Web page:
Pseudomonas fluorescens

This section describes the process of creating purified midgut BBMV using whole larvae and pupae of Cx. quinquefasciatus and investigates the in-vivo binding of P. fluorescens Migula’s mosquitocidal protein to the mosquito larvae midgut through immunohistochemical methods to determine its primary site of action.

When a susceptible mosquito larva ingests it, the alkaline midgut environment dissolves the crystalline inclusions, releasing the protoxins. The gut proteases then cleave the protoxins into active toxins. The activated toxin fragments bind to specific protein receptors on midgut epithelial cells, leading to membrane insertion and pore formation.

The western blot assay showed the presence of 55kDa and 35kDa bands, proving the binding of mosquitocidal protein to the midgut of treated larvae and pupae of Cx. quinquefasciatus. The immunofluorescence localization research demonstrated that the mosquitocidal protein attaches preferentially to the midgut of larvae and pupae of the mosquito species Cx. quinquefasciatus.

This study confirmed that the mosquitocidal protein binds to the gut regions of the pupae (non-feeding stage) by breaking down the cuticle and overcoming the peritrophic membrane, resulting in effective pupicidal activity. It was discovered that the binding of the protein to the midgut epithelium causes swelling of mitochondrial and endoplasmic reticulum and enlargement of vacuoles, leading to lysis of epithelial cells, midgut perforation and the death of the larvae.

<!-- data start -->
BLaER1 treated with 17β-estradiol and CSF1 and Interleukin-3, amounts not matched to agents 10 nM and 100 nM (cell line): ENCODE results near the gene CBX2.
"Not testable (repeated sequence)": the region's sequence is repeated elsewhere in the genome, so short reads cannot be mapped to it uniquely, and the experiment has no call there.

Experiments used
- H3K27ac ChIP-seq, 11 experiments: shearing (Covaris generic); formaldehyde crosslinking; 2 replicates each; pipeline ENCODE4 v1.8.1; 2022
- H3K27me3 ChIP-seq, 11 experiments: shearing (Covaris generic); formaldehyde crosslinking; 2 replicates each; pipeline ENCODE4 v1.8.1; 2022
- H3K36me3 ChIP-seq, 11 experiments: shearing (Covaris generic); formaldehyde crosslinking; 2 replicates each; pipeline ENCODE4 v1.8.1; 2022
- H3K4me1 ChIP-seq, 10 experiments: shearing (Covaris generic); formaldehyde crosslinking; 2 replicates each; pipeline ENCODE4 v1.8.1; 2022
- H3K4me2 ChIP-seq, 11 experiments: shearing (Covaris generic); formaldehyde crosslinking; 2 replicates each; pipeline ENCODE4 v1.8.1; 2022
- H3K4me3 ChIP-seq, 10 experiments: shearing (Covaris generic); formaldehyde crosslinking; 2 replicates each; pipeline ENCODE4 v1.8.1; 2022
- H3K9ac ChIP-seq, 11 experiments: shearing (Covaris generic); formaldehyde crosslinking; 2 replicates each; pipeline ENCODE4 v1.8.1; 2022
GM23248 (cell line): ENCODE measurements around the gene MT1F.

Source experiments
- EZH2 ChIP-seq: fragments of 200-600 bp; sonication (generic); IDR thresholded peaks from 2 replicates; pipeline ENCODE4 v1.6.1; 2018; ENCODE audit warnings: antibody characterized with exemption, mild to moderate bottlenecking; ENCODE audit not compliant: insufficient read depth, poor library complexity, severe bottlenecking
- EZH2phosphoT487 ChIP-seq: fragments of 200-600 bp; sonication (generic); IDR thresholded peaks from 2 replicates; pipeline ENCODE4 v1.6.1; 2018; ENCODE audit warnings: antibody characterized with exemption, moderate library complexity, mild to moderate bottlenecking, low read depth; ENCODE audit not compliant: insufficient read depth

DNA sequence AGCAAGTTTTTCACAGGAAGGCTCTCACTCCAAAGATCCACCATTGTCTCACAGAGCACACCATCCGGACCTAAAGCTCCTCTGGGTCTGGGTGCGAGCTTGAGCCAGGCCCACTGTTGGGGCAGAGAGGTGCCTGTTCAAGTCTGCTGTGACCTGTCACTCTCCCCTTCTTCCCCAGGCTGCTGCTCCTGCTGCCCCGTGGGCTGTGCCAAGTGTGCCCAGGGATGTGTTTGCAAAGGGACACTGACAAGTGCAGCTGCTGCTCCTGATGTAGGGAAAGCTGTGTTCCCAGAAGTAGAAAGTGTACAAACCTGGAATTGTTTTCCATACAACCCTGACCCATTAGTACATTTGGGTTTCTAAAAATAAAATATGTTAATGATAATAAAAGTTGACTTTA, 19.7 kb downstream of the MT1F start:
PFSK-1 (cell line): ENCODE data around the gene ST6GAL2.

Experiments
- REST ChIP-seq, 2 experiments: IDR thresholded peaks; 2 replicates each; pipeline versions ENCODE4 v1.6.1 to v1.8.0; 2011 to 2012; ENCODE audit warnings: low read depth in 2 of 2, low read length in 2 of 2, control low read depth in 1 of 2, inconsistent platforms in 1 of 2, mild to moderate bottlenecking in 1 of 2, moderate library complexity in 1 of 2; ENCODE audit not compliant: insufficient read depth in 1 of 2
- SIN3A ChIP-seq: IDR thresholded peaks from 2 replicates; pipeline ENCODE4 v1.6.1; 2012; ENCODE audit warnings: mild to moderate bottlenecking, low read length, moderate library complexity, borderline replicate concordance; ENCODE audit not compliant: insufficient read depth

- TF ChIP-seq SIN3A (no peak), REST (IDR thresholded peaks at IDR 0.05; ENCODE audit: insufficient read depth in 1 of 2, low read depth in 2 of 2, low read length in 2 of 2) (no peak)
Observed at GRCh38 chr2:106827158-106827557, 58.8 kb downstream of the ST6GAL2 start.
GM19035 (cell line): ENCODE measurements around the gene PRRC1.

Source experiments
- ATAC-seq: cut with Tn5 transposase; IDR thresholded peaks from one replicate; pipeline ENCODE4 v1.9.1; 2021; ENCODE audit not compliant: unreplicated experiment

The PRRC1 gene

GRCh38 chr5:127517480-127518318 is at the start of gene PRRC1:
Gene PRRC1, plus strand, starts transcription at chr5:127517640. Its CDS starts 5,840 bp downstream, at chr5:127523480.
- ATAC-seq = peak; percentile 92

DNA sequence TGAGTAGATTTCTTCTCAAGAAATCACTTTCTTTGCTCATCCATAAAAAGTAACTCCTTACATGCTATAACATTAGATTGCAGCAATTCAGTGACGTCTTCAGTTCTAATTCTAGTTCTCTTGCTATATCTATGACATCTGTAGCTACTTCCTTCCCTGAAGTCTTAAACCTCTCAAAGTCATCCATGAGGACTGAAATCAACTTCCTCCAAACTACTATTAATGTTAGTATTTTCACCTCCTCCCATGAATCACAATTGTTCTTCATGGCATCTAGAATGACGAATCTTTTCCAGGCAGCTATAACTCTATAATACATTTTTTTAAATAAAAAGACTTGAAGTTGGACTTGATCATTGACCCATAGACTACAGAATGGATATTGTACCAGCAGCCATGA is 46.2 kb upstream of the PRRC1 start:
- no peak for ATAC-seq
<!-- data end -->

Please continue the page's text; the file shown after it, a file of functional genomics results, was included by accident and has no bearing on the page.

The treated larvae and pupae had lower alkaline phosphatase and amino peptidase activity than the untreated ones, indicating the compromised enzymatic machinery of midgut cells as a result of protein binding to receptor molecules on Brush Border Membrane Vesicles of Cx. quinquefasciatus.

Author(s) Details:

B. Usharani,
Department of Biomedical Genetics, Institute of Basic Medical Sciences, University of Madras, Tamil Nadu, India.

R. Venkateswari,
Department of Medical Microbiology, Institute of Basic Medical Sciences, University of Madras, Tamil Nadu, India.

P. Suganthi,
Department of Medical Biochemistry, Institute of Basic Medical Sciences, University of Madras, Tamil Nadu, India.

M. Muthuraj,
State TB Training and Demonstration Centre, Intermediate Reference Laboratory, Government Hospital for Chest Diseases, Puducherry, India.

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